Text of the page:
Fundraiser held in memory of teenager who died after suffering asthma attack

Supporters of the Elouise Keeling Asthma Trust

Supporters of the Elouise Keeling Asthma Trust - Credit: Archant

Family and friends of Elouise Keeling - who died from a “catastrophic” asthma attack - have held a charity obstacle race on what would have been her 19th birthday.

Elouise Keeling - campaign to prevent asthma deaths

Elouise Keeling - campaign to prevent asthma deaths - Credit: Archant

The 5K event has so far raised £2,500 towards the Elouise Keeling Asthma Trust set up in memory of Ellie, who was 14 when she died during an Air Cadets’ sports day at RAF Brampton.

Charity trustee Sophie Jeffries said: “Our aim is to reduce the unnecessary suffering of children with asthma and prevent deaths like Ellie’s.

“On Saturday, March 24, it was Ellie’s 19th birthday and to mark this special day 81 of Ellie’s friends and family took part in a 5K obstacle race. Ellie loved nothing better than spending time having fun and giggling with family and friends, so this was a fitting tribute to a beautiful young lady on her birthday.”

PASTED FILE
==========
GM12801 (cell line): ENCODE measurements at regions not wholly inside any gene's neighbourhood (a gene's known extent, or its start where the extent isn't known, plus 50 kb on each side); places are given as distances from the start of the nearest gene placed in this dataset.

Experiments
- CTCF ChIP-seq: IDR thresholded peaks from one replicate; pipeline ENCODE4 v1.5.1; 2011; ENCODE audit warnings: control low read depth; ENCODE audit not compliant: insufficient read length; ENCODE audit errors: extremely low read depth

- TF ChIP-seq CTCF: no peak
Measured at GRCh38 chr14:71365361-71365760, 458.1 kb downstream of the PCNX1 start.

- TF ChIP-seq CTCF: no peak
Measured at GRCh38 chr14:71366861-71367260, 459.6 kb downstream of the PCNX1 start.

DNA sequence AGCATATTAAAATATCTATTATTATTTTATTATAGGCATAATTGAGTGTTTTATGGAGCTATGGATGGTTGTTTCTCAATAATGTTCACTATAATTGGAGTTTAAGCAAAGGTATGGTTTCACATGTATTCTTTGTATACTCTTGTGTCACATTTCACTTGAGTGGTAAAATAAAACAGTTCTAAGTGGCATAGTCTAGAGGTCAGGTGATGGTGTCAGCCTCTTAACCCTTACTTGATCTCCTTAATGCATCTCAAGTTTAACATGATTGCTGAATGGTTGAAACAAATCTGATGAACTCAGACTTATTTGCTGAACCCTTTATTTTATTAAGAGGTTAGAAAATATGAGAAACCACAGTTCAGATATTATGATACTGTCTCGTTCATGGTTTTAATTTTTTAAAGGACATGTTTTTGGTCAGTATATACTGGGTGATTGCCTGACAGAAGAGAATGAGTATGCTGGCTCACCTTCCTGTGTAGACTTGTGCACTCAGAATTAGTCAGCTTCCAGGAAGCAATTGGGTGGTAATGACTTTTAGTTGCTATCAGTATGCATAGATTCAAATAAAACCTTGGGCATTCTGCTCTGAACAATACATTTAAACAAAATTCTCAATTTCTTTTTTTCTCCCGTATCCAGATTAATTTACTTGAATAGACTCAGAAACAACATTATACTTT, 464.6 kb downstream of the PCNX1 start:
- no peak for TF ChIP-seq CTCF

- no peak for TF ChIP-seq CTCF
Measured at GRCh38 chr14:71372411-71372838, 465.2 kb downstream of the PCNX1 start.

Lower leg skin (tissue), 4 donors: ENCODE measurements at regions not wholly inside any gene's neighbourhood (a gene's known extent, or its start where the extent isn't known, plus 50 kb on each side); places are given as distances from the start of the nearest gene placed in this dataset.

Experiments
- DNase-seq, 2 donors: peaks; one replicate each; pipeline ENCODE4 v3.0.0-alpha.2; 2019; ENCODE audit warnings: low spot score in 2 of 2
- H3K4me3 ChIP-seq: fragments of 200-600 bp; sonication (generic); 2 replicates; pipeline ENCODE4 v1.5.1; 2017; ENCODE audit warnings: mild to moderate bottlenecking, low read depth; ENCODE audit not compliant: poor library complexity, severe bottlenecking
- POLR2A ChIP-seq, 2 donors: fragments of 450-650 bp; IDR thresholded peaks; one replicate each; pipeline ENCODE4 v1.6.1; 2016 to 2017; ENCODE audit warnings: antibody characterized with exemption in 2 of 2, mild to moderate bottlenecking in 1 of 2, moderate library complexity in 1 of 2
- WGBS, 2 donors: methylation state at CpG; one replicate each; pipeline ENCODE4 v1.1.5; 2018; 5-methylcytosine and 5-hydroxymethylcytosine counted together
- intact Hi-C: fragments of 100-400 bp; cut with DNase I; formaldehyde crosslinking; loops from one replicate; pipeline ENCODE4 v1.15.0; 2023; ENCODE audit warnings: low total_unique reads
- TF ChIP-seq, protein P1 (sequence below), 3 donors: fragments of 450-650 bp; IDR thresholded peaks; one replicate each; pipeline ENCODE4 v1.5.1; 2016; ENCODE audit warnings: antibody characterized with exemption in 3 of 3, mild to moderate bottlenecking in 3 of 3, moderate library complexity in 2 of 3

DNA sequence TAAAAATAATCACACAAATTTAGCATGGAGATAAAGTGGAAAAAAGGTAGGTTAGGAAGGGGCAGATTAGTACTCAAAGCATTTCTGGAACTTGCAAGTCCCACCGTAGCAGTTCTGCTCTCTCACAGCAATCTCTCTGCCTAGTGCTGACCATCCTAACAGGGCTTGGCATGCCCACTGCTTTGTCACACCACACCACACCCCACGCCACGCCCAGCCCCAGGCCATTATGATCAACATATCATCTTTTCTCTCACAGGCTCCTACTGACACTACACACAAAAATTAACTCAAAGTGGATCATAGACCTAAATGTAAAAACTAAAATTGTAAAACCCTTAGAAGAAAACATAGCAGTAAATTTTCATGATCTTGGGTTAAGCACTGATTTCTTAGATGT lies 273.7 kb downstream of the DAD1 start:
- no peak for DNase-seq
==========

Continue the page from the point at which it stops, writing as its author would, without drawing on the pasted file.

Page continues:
Sophie said: “All funds raised will go towards providing training and resources to local hospitals, schools and community groups.

“This work is really starting to get under way and we are delighted to have just funded Monkey Wellbeing resources and activity packs for children with asthma under the care of Hinchingbrooke Hospital.”

Ellie, from Ellington, a long-term asthma patient, went to the Air Cadet event in June 2013 but suffered an asthma attack. She was able to call her mother, who went to collect her, but her condition deteriorated rapidly and she was unconscious when her mother arrived.

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An inquest heard that an ambulance was called but was mistakenly sent to RAF Wyton, some miles away, which shared the same postcode.

When medics, including an air ambulance crew, arrived at Brampton they made desperate attempts to revive Ellie but were unsuccessful.

The inquest heard that Ellie’s asthma attack was so severe it was unlikely that the Hinchingbrooke School student could have been saved even if the ambulance had gone to the right address first.

The ambulance service carried out an internal investigation as a result of the tragedy which led to a number of changes in the way it operated.

After Ellie’s death her parents Karen and Paul set up the trust and one of its aims was to improve training for people who supervise asthmatic children.

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